Supreme Court’s Busy Week Includes Slants’ Trademark suit
The U.S. Supreme Court considered several high-profile cases this week. Most notably, the justices grappled with how the First Amendment applies to federal trademark law.
The specific issue in Lee v. Tam is whether the federal ban on registering disparaging trademark runs afoul of the Free Speech clause. Simon Tam, who sought to register the name of his band, “The Slants,” argues that the government should not be able to preclude the registration of marks based on their content. Meanwhile, the government maintains that the inability to register a disparaging trademark does not prevent its use.
First Amendment cases are always controversial, and the latest suit before the Court is no exception. Based on oral arguments, it was unclear whether a majority of the justices would go so far as to rule that the Lanham Act’s ban on registering disparaging marks in unconstitutional.
The Supreme Court also considered three other cases. Below is a brief summary:
Lynch v. Dimaya: The case deals with the removal of non-citizens that are convicted of “aggravated felonies.” The Immigration and Nationality Act broadly defines “aggravated felonies.” It also incorporates 18 U.S.C. §16(b), a so-called “residual clause” that defines a “crime of violence” to encompass “any … offense that is a felony and that, by its nature, involves a substantial risk that physical force against the person or property of another may be used in the course of committing the offense.” The specific question before the Court is “whether 18 U.S.C. 16(b), as incorporated into the Immigration and Nationality Act’s provisions governing an alien’s removal from the United States, is unconstitutionally vague.”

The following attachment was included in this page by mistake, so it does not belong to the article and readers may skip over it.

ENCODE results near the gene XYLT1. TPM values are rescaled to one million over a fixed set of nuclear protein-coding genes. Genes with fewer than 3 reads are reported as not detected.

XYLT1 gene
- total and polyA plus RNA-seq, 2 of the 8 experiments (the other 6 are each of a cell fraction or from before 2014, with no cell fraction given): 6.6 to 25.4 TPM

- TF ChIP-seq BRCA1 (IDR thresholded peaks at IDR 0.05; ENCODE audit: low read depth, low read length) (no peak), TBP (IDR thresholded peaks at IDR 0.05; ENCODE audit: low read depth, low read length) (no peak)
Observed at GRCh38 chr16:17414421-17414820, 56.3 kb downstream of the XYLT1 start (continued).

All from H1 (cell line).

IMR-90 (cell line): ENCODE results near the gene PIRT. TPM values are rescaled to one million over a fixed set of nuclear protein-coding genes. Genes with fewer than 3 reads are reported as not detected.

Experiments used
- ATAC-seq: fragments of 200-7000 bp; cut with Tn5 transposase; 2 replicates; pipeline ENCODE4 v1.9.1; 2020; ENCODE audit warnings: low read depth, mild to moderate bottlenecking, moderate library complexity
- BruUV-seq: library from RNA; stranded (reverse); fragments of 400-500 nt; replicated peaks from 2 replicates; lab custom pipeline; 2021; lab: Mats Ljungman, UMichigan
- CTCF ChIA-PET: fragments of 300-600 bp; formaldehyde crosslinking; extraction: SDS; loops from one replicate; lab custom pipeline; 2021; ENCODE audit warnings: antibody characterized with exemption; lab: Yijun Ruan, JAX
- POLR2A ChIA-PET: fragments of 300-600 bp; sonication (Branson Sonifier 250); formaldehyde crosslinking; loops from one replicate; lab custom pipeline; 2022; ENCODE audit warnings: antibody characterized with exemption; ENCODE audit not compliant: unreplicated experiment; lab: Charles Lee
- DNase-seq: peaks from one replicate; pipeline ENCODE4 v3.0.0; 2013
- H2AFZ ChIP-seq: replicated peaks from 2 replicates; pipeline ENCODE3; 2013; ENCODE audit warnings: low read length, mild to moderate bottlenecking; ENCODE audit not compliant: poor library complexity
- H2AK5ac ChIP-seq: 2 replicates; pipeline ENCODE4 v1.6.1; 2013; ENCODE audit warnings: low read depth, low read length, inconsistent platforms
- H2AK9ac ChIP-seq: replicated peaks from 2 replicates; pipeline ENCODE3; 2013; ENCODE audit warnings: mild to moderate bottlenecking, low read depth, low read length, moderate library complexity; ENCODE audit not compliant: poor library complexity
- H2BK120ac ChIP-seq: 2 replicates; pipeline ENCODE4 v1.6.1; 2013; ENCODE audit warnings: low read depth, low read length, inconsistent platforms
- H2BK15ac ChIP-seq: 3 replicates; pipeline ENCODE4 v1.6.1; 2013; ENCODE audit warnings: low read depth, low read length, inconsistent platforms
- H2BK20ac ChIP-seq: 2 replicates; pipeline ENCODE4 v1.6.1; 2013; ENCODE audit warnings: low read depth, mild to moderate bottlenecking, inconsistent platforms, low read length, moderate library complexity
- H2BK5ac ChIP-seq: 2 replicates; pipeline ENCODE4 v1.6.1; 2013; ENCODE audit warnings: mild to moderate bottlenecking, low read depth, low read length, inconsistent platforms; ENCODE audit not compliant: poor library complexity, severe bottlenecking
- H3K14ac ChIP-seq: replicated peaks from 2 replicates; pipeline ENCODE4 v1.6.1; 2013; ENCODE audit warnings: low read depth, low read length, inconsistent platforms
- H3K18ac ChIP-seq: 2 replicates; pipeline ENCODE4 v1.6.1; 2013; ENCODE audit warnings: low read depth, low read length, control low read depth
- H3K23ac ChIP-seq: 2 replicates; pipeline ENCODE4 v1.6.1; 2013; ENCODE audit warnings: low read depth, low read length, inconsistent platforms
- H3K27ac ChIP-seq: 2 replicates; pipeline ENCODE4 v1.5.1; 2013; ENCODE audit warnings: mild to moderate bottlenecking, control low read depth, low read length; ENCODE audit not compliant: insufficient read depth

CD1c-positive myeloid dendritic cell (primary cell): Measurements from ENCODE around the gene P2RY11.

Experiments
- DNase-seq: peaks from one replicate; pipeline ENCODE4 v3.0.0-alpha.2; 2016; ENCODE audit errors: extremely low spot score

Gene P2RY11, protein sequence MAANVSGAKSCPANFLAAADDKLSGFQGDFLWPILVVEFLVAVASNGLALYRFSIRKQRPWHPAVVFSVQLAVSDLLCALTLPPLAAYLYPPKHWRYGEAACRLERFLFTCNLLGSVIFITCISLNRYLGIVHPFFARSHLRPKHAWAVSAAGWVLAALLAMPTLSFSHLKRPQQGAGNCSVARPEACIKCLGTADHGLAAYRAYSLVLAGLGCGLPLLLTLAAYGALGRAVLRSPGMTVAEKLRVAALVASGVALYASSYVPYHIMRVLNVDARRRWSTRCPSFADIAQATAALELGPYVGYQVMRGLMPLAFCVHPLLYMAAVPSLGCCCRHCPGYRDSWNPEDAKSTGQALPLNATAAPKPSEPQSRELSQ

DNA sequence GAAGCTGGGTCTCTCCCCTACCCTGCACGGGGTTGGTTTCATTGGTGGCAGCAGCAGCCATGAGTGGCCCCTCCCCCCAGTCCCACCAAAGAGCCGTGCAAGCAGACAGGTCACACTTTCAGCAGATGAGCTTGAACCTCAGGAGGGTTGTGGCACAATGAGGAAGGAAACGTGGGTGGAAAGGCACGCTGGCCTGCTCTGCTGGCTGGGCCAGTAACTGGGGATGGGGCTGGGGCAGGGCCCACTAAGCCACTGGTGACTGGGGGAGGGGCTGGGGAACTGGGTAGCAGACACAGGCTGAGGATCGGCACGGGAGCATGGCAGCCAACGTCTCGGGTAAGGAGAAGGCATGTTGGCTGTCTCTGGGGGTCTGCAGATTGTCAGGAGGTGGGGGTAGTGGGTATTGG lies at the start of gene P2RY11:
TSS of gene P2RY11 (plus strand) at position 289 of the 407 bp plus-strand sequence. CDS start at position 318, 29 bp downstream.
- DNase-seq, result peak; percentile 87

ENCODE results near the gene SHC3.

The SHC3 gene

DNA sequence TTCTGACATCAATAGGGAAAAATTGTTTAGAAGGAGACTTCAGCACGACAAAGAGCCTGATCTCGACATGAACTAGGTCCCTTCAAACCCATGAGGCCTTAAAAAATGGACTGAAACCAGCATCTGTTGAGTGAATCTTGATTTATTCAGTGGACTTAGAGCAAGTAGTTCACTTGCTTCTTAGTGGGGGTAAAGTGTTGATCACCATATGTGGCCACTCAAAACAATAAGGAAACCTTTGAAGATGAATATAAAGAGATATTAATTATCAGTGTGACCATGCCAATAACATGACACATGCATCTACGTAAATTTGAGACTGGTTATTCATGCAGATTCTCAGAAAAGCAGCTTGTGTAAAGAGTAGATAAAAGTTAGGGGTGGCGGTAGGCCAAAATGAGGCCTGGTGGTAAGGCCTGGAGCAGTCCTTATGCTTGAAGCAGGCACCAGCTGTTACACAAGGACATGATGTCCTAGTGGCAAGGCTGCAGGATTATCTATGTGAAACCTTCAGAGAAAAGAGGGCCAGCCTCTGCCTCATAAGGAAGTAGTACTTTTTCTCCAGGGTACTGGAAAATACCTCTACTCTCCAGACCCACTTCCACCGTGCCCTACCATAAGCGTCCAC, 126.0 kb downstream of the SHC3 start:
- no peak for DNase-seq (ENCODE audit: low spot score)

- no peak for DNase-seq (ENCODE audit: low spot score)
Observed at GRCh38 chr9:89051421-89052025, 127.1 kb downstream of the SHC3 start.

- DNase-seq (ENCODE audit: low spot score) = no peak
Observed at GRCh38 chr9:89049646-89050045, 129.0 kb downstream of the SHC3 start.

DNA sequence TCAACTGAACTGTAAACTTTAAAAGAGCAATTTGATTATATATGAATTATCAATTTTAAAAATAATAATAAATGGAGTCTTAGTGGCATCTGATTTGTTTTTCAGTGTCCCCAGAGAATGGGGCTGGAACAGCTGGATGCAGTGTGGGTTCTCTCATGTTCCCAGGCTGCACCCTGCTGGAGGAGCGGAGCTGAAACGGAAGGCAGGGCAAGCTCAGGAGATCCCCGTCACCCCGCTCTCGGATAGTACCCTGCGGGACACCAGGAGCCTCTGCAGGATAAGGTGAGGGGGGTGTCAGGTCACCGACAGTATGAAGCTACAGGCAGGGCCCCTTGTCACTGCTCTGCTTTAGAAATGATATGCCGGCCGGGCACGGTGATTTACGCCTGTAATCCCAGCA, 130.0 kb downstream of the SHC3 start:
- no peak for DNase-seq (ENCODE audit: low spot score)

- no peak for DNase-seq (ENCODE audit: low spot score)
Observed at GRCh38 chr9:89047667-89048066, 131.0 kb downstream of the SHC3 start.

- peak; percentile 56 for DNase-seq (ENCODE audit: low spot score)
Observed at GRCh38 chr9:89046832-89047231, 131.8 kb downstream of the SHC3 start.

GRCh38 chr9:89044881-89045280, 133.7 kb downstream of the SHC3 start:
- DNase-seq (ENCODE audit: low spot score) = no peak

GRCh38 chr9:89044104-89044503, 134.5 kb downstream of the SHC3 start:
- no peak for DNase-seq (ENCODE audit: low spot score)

Midland Funding, LLC v. Johnson: The consumer debt collection suit involves the interaction between the Bankruptcy Code and Fair Debt Collection Practices Act
The two questions the Court must address are: (1) Whether the filing of an accurate proof of claim for an unextinguished time-barred debt in a bankruptcy proceeding violates the Fair Debt Collection Practices Act; and (2) whether the Bankruptcy Code, which governs the filing of proofs of claim in bankruptcy, precludes the application of the Fair Debt Collection Practices Act to the filing of an accurate proof of claim for an unextinguished time-barred debt.
Ziglar v. Abbasi: The suit was filed by detainees arrested in the wake of the 9/11 terrorist attacks. The plaintiffs, a group of Muslim men illegally in the U.S. at the time of the attacks, allege that they were held in detainment centers and subject to harsh treatment, even though the government was aware they were indeed terrorists. The complex questions before the Court revolve around whether the men can pursue their cases against the federal officials who headed the agencies at the time of their detainment.
CONSTITUTIONAL LAW ARTICLES
Lemon v Kurtzman Test for Establishment Clause Violationsby DONALD SCARINCI on November 14, 2017
In Lemon v Kurtzman, 403 U.S. 602 (1971), the U.S. Supreme Court held that state statutes that provi...
Patchak v Zinke to Address Separation of Powersby DONALD SCARINCI on November 9, 2017
The Supreme Court recently heard oral arguments in Patchak v Zinke. The case involves whether Congre...
Griggs v Duke Power Co & the 1964 Civil Rights Actby DONALD SCARINCI on November 7, 2017
In Griggs v Duke Power Co, 401 U.S. 424 (1971), the U.S. Supreme Court held that aptitude tests use...
- Establishment ClauseFree Exercise Clause
- Freedom of Speech
- Freedoms of Press
- Freedom of Assembly, and Petitition
- The Right to Bear Arms
- Unreasonable Searches and Seizures
- Due Process
- Eminent Domain
- Rights of Criminal Defendants
Preamble to the Bill of Rights
Congress of the United States begun and held at the City of New-York, on Wednesday the fourth of March, one thousand seven hundred and eighty nine.
THE Conventions of a number of the States, having at the time of their adopting the Constitution, expressed a desire, in order to prevent misconstruction or abuse of its powers, that further declaratory and restrictive clauses should be added: And as extending the ground of public confidence in the Government, will best ensure the beneficent ends of its institution.